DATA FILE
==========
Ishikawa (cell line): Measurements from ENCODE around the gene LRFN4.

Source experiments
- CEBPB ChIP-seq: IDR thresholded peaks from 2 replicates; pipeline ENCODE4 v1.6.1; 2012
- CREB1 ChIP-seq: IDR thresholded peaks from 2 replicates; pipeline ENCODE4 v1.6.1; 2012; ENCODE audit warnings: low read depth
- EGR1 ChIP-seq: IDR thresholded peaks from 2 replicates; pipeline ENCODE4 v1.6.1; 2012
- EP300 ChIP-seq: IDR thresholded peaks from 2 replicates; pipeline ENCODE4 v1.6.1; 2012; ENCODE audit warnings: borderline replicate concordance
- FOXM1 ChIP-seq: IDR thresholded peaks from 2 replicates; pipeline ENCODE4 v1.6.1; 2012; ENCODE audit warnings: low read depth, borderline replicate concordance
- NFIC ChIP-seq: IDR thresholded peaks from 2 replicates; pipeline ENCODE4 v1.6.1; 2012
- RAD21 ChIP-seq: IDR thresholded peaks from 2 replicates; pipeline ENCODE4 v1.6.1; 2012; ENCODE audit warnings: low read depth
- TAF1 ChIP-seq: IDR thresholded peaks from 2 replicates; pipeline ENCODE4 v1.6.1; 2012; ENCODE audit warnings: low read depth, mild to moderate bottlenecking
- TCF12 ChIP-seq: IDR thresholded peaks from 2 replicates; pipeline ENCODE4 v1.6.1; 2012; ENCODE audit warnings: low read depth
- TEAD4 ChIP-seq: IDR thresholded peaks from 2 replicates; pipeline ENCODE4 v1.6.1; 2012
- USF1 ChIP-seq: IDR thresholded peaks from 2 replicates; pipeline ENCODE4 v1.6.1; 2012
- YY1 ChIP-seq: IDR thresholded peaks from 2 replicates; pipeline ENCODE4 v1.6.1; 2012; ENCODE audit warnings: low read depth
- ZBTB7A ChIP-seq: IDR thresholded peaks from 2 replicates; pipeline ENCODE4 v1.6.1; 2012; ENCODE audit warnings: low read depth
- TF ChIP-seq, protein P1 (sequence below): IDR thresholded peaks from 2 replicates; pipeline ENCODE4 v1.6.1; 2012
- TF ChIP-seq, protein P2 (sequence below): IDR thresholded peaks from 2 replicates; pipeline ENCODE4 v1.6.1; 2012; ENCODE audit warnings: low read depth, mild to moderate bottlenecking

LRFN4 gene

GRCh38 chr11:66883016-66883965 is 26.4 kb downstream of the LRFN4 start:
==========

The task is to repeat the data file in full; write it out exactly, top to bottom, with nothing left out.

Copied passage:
Ishikawa (cell line): Measurements from ENCODE around the gene LRFN4.

Source experiments
- CEBPB ChIP-seq: IDR thresholded peaks from 2 replicates; pipeline ENCODE4 v1.6.1; 2012
- CREB1 ChIP-seq: IDR thresholded peaks from 2 replicates; pipeline ENCODE4 v1.6.1; 2012; ENCODE audit warnings: low read depth
- EGR1 ChIP-seq: IDR thresholded peaks from 2 replicates; pipeline ENCODE4 v1.6.1; 2012
- EP300 ChIP-seq: IDR thresholded peaks from 2 replicates; pipeline ENCODE4 v1.6.1; 2012; ENCODE audit warnings: borderline replicate concordance
- FOXM1 ChIP-seq: IDR thresholded peaks from 2 replicates; pipeline ENCODE4 v1.6.1; 2012; ENCODE audit warnings: low read depth, borderline replicate concordance
- NFIC ChIP-seq: IDR thresholded peaks from 2 replicates; pipeline ENCODE4 v1.6.1; 2012
- RAD21 ChIP-seq: IDR thresholded peaks from 2 replicates; pipeline ENCODE4 v1.6.1; 2012; ENCODE audit warnings: low read depth
- TAF1 ChIP-seq: IDR thresholded peaks from 2 replicates; pipeline ENCODE4 v1.6.1; 2012; ENCODE audit warnings: low read depth, mild to moderate bottlenecking
- TCF12 ChIP-seq: IDR thresholded peaks from 2 replicates; pipeline ENCODE4 v1.6.1; 2012; ENCODE audit warnings: low read depth
- TEAD4 ChIP-seq: IDR thresholded peaks from 2 replicates; pipeline ENCODE4 v1.6.1; 2012
- USF1 ChIP-seq: IDR thresholded peaks from 2 replicates; pipeline ENCODE4 v1.6.1; 2012
- YY1 ChIP-seq: IDR thresholded peaks from 2 replicates; pipeline ENCODE4 v1.6.1; 2012; ENCODE audit warnings: low read depth
- ZBTB7A ChIP-seq: IDR thresholded peaks from 2 replicates; pipeline ENCODE4 v1.6.1; 2012; ENCODE audit warnings: low read depth
- TF ChIP-seq, protein P1 (sequence below): IDR thresholded peaks from 2 replicates; pipeline ENCODE4 v1.6.1; 2012
- TF ChIP-seq, protein P2 (sequence below): IDR thresholded peaks from 2 replicates; pipeline ENCODE4 v1.6.1; 2012; ENCODE audit warnings: low read depth, mild to moderate bottlenecking

LRFN4 gene

GRCh38 chr11:66883016-66883965 is 26.4 kb downstream of the LRFN4 start: